I have a directory like this:

$ ls -l
total 899166
drwxr-xr-x 12 me scicomp       324 Jan 24 13:47 data
-rw-r--r--  1 me scicomp     84188 Jan 24 13:47 lod-thin-1.000000-0.010000-0.030000.rda
drwxr-xr-x  2 me scicomp       808 Jan 24 13:47 log
lrwxrwxrwx  1 me scicomp        17 Jan 25 09:41 msg -> /home/me/msg

And I want to remove it using rm -r.

However I'm scared rm -r will follow the symlink and delete everything in that directory (which is very bad).

I can't find anything about this in the man pages. What would be the exact behavior of running rm -rf from a directory above this one?

migrated from stackoverflow.com Jan 25 '12 at 17:18

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Example 1: Deleting a directory containing a soft link to another directory.

susam@nifty:~/so$ mkdir foo bar
susam@nifty:~/so$ touch bar/a.txt
susam@nifty:~/so$ ln -s /home/susam/so/bar/ foo/baz
susam@nifty:~/so$ tree
.
├── bar
│   └── a.txt
└── foo
    └── baz -> /home/susam/so/bar/

3 directories, 1 file
susam@nifty:~/so$ rm -r foo
susam@nifty:~/so$ tree
.
└── bar
    └── a.txt

1 directory, 1 file
susam@nifty:~/so$

So, we see that the target of the soft-link survives.

Example 2: Deleting a soft link to a directory

susam@nifty:~/so$ ln -s /home/susam/so/bar baz
susam@nifty:~/so$ tree
.
├── bar
│   └── a.txt
└── baz -> /home/susam/so/bar

2 directories, 1 file
susam@nifty:~/so$ rm -r baz
susam@nifty:~/so$ tree
.
└── bar
    └── a.txt

1 directory, 1 file
susam@nifty:~/so$

Only, the soft link is deleted. The target of the soft-link survives.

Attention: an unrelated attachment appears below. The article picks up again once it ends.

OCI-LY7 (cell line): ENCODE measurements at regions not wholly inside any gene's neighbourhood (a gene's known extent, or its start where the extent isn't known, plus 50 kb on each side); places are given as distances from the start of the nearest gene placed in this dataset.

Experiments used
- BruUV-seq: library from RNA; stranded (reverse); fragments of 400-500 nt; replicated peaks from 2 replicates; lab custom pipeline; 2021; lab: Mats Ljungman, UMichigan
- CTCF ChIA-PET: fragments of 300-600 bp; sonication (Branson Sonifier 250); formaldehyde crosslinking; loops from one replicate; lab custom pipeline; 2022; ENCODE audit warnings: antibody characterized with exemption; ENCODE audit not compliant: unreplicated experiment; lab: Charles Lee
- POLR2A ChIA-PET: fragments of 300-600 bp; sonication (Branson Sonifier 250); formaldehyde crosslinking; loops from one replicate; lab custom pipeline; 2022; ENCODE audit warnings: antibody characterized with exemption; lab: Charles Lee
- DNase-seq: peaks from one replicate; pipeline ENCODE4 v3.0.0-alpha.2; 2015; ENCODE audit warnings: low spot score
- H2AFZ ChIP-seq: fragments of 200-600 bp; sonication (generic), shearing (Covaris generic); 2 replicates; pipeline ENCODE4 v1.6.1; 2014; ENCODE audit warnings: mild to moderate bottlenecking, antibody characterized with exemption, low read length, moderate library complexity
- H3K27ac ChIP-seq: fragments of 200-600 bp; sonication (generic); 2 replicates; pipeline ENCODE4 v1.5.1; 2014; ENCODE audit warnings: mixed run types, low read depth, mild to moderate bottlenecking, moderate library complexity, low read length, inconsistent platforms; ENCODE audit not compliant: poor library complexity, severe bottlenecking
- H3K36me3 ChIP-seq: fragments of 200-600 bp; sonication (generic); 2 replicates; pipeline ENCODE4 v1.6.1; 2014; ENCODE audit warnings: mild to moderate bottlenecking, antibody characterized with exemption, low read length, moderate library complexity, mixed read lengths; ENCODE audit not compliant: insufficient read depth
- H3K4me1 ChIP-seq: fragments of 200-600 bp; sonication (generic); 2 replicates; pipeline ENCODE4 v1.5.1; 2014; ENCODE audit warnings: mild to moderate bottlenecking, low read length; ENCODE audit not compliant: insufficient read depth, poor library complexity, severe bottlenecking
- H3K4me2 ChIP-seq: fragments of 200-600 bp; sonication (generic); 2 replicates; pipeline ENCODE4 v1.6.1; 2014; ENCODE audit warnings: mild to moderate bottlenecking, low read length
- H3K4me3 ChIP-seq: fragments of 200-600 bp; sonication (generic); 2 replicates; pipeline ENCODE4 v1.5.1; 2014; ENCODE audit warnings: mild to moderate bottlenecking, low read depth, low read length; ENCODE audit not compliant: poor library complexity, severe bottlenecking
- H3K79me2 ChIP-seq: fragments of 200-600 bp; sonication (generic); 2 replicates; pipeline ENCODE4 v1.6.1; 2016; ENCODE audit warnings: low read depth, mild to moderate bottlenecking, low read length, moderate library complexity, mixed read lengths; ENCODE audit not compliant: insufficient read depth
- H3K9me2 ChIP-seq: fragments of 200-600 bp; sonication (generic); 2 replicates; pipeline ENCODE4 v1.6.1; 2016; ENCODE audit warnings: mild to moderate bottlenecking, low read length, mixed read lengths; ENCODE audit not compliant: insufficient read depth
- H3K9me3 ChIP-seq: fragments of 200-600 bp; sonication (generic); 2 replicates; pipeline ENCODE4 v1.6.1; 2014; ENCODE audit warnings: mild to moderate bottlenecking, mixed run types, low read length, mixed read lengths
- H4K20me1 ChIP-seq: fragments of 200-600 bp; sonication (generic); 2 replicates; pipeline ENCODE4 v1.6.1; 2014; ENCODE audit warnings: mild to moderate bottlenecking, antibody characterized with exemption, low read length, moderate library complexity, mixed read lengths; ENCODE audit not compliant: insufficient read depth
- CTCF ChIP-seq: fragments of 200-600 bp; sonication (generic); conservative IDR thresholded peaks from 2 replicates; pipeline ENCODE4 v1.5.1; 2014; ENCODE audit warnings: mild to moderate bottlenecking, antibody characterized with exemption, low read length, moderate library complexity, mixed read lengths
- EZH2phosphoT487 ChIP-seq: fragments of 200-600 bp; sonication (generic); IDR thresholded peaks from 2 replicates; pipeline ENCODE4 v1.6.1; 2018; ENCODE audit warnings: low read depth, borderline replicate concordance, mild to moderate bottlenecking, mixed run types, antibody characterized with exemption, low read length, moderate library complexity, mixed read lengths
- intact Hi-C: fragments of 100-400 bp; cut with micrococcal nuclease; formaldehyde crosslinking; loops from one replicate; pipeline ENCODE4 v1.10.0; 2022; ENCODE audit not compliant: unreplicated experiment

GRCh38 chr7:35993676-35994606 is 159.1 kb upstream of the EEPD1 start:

Example 3: Attempting to delete the target of a soft-link

susam@nifty:~/so$ ln -s /home/susam/so/bar baz
susam@nifty:~/so$ tree
.
├── bar
│   └── a.txt
└── baz -> /home/susam/so/bar

2 directories, 1 file
susam@nifty:~/so$ rm -r baz/
rm: cannot remove 'baz/': Not a directory
susam@nifty:~/so$ tree
.
├── bar
└── baz -> /home/susam/so/bar

2 directories, 0 files

The file in the target of the symbolic link does not survive.

The above experiments were done on a Debian GNU/Linux 9.0 (stretch) system.

  • 11
    rm -rf baz/* will remove the contents – Wyrmwood Oct 30 '14 at 20:36
  • 1
    Yes, if you do rm -rf [symlink], then the contents of the original directory will be obliterated! Be very careful. – Buttle Butkus Jan 12 '16 at 0:35
  • Your example 3 is incorrect! On each system I have tried, the file a.txt will be removed in that scenario. – frnknstn Sep 11 '17 at 10:22
  • @frnknstn You are right. I see the same behaviour you mention on my latest Debian system. I don't remember on which version of Debian I performed the earlier experiments. In my earlier experiments on an older version of Debian, either a.txt must have survived in the third example or I must have made an error in my experiment. I have updated the answer with the current behaviour I observe on Debian 9 and this behaviour is consistent with what you mention. – Susam Pal Sep 11 '17 at 15:20

Your /home/me/msg directory will be safe if you rm -rf the directory from which you ran ls. Only the symlink itself will be removed, not the directory it points to.

The only thing I would be cautious of, would be if you called something like "rm -rf msg/" (with the trailing slash.) Do not do that because it will remove the directory that msg points to, rather than the msg symlink itself.

  • 3
    "The only thing I would be cautious of, would be if you called something like "rm -rf msg/" (with the trailing slash.) Do not do that because it will remove the directory that msg points to, rather than the msg symlink itself." - I don't find this to be true. See the third example in my response below. – Susam Pal Jan 25 '12 at 16:54
  • 1
    I get the same result as @Susam ('rm -r symlink/' does not delete the target of symlink), which I am pleased about as it would be a very easy mistake to make. – Andrew Crabb Nov 26 '13 at 21:52

rm should remove files and directories. If the file is symbolic link, link is removed, not the target. It will not interpret a symbolic link. For example what should be the behavior when deleting 'broken links'- rm exits with 0 not with non-zero to indicate failure

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